This blog post is the second in a series about situation awareness (SA). The first part of this series introduced SA (defined as the gathering and utilization of data in real time and using it to improve work processes) and introduced an example of how real-time SA can be applied to plant turnarounds to better achieve your turnaround objectives.

  • July/August 2014 Inspectioneering Journal
    By Scott Corey at Sentinel Integrity Solutions Inc.

    In this issue of Inspectioneering Journal, I detail a roadmap for inspection activities during turnaround executions. This roadmap includes the critical elements of turnaround inspections, the keys to optimizing inspection activities, and the emerging challenges and solutions during these projects.

  • March/April 2014 Inspectioneering Journal
    By Scott Corey at Sentinel Integrity Solutions Inc.

    Periodically, oil refinery and petrochemical plant operating companies conduct complex turnarounds for a variety of reasons, including but not limited to, scheduled maintenance, facility upgrades, and code compliance. In this series of articles published in Inspectioneering Journal, I will begin by detailing a roadmap for pre-turnaround inspection planning activities.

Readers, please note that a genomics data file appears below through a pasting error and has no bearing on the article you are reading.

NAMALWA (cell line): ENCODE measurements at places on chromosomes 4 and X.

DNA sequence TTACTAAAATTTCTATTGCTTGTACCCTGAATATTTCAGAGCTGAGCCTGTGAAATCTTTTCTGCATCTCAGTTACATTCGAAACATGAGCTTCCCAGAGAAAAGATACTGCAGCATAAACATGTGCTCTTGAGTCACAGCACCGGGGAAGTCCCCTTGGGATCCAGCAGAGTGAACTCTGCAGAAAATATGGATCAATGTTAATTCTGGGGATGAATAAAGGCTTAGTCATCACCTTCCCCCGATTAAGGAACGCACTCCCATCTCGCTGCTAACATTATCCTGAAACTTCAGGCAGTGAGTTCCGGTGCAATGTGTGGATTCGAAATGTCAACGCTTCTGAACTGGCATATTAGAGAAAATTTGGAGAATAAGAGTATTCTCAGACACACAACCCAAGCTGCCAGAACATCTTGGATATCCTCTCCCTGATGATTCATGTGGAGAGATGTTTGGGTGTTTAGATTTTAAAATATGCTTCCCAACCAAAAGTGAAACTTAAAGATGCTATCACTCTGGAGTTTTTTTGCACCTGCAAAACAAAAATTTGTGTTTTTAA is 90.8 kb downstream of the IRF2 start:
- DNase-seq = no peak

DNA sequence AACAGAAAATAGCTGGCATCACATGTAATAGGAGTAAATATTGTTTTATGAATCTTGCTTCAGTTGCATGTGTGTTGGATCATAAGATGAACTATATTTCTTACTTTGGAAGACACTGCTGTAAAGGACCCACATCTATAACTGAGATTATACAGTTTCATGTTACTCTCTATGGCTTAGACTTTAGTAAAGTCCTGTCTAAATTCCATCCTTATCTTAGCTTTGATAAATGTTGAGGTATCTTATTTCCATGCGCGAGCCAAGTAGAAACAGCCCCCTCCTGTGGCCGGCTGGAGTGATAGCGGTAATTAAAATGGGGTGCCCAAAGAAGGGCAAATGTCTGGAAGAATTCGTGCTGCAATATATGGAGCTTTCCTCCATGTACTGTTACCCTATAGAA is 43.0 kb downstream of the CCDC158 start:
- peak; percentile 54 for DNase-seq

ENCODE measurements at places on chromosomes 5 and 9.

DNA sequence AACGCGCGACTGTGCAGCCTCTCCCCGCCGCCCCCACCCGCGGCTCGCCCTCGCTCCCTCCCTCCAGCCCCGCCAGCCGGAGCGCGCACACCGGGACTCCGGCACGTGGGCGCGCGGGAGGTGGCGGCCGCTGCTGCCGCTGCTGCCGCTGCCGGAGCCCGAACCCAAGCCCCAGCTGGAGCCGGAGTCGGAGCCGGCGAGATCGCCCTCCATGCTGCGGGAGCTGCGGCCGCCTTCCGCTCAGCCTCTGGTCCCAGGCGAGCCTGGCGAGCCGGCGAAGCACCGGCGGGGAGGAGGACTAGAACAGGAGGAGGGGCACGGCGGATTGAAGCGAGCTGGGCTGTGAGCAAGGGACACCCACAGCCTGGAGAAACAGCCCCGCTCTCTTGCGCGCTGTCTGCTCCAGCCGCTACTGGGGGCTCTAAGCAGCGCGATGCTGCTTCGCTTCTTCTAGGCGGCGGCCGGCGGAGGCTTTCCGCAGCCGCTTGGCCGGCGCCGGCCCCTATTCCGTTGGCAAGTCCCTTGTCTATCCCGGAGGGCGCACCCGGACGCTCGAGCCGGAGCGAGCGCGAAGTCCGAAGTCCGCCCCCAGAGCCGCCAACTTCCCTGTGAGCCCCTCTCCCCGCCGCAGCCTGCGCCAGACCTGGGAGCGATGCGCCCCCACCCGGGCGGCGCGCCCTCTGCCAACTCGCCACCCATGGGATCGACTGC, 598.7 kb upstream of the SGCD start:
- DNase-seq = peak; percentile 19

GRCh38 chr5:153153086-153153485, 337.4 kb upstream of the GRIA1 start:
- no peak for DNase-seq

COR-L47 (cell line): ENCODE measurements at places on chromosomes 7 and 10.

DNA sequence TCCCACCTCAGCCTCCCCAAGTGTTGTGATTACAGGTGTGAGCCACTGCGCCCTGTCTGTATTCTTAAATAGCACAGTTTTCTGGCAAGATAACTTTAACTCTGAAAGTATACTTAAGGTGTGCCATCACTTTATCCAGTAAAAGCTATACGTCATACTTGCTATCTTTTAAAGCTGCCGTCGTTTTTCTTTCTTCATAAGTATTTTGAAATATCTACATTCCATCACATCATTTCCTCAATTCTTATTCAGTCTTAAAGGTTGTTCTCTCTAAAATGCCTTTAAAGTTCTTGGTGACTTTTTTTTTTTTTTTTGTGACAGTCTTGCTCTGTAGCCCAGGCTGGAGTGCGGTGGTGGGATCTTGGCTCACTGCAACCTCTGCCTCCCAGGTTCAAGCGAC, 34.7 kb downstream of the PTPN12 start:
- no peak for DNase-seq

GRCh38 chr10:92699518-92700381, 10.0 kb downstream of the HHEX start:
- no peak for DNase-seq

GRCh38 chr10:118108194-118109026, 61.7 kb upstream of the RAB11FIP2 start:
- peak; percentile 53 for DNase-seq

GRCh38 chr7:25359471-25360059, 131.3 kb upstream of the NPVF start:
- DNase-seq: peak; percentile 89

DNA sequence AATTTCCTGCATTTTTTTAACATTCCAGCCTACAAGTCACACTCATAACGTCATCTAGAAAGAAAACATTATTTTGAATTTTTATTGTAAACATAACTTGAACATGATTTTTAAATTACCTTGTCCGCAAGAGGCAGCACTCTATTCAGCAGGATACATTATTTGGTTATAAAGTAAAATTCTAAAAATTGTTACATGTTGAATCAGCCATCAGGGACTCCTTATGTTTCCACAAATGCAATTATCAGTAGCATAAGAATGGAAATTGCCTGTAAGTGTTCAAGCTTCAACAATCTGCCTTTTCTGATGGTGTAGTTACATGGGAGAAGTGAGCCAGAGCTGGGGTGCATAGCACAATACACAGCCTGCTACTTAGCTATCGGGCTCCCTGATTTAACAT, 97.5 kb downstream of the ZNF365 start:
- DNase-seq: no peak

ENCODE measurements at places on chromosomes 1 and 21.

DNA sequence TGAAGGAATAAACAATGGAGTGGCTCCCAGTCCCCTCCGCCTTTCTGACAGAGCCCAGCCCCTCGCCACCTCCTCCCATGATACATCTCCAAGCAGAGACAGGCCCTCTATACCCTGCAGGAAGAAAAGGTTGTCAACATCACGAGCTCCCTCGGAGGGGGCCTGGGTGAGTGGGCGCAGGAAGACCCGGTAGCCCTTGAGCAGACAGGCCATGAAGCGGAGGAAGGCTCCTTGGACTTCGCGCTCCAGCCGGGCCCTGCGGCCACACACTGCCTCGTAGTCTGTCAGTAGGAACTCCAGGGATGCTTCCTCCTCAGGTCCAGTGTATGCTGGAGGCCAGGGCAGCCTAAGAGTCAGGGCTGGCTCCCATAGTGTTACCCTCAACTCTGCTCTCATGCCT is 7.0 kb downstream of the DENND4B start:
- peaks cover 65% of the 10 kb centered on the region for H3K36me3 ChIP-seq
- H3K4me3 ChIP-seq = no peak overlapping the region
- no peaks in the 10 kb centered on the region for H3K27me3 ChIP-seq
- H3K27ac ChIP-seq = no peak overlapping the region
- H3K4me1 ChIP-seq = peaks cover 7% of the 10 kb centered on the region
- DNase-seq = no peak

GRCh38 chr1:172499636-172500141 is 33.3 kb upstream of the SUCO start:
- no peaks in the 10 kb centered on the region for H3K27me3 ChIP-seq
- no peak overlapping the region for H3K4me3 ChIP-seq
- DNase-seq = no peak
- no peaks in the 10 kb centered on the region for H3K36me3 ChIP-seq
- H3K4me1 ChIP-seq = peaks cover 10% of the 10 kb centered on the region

• Online Article

    Leak related problems in bolted assemblies are an ongoing issue for virtually all facilities in the chemical, petrochemical, and refining industries. From leak detection to leak prevention, operators need knowledgeable and experienced technicians to address these issues before they become a serious problem. Recently, our friend and media partner, Inspectioneering Journal (IJ), sat down with Dave Godfrey of INTEGRA Technologies to see how INTEGRA is addressing these challenges.

  • March/April 2013 Inspectioneering Journal
    By Thomas Fortinberry at Quest Integrity Group, and James R. Widrig at Quest Integrity Group

    Steam reformers are critical assets to many refining and chemical manufacturing plants and facilities, and it is well known that the reformer is one of the most challenging assets to maintain and operate. Common problems in reformer operations include burner firing, flue gas distribution, and catalyst damage.

  • Partner Content

    FFS assessment techniques are applicable to a wide range of damage types: LTA's, cracks, creep damage, dents, and more. These are very powerful analytical tools that often allow operators to not only keep the plant running, but to keep it running safely.

  • September/October 2012 Inspectioneering Journal
    By Abdullah Al-Harbi at Kuwait Oil Company